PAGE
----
Skin temperatures of sedentary and working males and females.
Boyd DW; Konz SA; Rohles FH Jr.
Institute for Environmental Research, Kansas State University, Manhattan, Kansas, 1982 Jan; :1-23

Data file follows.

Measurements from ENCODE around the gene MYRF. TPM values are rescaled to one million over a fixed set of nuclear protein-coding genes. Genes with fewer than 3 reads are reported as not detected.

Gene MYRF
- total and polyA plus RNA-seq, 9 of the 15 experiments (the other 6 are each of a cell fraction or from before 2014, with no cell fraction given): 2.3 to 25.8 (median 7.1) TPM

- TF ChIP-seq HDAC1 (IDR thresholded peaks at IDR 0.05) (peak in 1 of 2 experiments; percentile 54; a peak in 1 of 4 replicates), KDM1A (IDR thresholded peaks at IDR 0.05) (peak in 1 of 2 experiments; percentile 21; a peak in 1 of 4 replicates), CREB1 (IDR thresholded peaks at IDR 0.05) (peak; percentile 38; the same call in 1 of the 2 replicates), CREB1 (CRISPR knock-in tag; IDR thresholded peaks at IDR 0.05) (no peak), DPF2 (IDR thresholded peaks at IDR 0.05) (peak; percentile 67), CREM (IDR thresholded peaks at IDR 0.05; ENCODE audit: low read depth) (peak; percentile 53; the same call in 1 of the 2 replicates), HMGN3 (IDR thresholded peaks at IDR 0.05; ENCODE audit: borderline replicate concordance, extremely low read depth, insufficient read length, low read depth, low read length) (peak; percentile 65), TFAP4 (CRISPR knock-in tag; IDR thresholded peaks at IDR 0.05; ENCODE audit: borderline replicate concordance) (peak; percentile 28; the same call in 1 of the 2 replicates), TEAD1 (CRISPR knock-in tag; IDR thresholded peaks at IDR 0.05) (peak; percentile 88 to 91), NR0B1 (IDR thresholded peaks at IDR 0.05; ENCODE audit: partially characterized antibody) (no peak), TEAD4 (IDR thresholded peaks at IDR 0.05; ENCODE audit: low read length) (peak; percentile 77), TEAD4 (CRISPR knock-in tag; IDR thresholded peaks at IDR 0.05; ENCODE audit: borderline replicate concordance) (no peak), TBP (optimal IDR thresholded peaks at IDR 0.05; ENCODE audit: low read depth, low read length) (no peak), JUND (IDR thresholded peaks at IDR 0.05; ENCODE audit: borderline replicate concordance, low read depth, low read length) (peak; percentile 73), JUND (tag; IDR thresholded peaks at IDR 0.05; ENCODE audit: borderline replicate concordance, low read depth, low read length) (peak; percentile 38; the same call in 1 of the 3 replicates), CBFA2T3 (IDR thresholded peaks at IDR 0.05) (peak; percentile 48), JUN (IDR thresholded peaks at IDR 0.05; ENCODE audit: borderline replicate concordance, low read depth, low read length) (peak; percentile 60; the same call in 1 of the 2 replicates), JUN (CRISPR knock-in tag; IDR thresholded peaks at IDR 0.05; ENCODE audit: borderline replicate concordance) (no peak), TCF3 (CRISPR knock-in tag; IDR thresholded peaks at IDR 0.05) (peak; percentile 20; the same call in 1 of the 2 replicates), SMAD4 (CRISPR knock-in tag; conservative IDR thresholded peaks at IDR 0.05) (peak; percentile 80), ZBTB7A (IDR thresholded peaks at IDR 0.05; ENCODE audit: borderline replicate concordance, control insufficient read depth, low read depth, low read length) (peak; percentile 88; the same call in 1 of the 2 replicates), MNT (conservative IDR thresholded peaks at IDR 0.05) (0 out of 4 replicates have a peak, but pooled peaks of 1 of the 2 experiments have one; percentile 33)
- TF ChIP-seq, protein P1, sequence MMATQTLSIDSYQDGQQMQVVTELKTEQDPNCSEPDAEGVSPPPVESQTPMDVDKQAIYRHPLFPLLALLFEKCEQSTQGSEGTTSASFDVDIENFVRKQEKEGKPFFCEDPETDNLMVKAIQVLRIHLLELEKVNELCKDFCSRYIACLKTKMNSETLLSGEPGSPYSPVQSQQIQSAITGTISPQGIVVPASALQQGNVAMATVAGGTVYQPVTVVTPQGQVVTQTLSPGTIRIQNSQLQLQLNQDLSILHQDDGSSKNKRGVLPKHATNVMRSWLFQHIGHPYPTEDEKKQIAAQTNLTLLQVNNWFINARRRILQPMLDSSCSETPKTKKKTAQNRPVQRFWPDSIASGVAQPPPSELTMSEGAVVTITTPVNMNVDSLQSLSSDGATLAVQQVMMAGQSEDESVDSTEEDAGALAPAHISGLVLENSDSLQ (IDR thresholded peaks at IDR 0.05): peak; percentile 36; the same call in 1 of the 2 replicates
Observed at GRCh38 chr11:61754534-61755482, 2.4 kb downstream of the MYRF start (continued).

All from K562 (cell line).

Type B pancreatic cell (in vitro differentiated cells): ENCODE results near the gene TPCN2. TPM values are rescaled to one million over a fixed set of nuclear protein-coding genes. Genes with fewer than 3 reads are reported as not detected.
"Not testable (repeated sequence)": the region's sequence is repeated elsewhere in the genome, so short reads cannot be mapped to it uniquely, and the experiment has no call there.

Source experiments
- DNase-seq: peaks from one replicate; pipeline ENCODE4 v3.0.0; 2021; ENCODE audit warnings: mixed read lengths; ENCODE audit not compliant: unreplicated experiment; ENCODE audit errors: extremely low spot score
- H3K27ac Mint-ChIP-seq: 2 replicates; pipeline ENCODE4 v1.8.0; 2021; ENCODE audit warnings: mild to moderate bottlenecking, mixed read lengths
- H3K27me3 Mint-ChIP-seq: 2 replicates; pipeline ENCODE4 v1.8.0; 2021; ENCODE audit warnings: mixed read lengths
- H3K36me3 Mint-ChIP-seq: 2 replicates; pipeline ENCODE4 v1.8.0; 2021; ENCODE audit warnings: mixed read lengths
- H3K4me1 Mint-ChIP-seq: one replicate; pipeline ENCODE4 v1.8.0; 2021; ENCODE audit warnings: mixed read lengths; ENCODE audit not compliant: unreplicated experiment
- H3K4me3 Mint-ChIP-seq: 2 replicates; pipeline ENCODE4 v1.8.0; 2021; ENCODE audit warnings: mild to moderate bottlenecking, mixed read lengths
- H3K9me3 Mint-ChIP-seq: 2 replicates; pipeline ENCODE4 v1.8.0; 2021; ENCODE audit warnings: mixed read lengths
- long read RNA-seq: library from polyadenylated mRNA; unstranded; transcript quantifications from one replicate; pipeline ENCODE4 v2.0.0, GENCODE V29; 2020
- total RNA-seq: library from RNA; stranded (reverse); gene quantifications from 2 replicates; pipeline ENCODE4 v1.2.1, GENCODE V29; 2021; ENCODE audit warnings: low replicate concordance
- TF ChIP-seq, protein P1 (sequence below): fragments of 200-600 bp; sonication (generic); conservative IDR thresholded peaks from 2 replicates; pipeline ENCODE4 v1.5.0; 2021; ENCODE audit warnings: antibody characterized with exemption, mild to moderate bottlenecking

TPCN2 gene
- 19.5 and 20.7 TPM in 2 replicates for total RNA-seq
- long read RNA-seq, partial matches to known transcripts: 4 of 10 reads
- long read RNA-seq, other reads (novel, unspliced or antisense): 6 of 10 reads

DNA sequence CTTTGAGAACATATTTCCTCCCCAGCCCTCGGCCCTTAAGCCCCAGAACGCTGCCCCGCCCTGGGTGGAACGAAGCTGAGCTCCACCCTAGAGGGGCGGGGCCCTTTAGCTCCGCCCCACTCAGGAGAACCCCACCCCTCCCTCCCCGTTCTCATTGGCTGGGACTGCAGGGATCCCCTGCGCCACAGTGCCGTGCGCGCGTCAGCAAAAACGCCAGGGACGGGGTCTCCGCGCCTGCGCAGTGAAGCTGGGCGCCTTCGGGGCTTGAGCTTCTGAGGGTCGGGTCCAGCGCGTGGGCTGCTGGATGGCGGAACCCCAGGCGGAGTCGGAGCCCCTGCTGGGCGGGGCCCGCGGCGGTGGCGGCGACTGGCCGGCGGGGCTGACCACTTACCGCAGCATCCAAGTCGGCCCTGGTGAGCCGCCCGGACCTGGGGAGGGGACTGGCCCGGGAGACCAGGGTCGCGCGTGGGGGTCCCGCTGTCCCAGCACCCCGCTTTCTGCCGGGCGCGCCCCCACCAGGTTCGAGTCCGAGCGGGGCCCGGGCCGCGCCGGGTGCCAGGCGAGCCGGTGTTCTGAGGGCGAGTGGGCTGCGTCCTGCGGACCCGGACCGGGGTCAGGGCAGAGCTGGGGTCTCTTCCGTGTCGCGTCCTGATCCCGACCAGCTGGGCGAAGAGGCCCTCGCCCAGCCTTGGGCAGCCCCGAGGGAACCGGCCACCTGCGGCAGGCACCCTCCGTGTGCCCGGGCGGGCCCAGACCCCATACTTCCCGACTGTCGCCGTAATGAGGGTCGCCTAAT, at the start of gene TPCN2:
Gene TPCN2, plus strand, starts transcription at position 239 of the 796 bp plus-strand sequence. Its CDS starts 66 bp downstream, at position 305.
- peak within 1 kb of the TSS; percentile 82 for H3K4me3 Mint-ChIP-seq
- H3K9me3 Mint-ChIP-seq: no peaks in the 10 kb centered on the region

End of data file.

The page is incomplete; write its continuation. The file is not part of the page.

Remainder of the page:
Experiments on heat stress were conducted in sedentary and working men and women. In the first experiment, 262 seminude sedentary men and women were exposed to 4 hours at temperatures of 22, 26, 28, and 40 degrees-C New Effective Temperature (ET). In the second experiment, 12 young healthy heat acclimatized males performed a step test while clothed in industrial clothing and exposed to temperatures of 33, 35, 36, and 38 degrees-C ET. Mean skin temperature seemed to be more dependent on dry bulb environmental temperature than on humidity, at least when exposed to environmental temperatures of 50 degrees-C. In both experiments skin temperatures exhibited a rapid response to changes in environmental conditions. For clothed subjects this response was somewhat slower. Under the 38 degrees-C ET condition, mean skin temperatures reached well over 38 degree C in the first experiment and appeared to be in a steady state. In the second study, mean skin temperatures peaked somewhat below 37 degrees-C, exhibiting a downward trend throughout the rest of the day. Even though the subjects in the second experiment were working much of the time and generating more internal heat, their skin temperatures were lower. The authors concluded that mean skin temperature was related to environmental temperature and clothing insulation.
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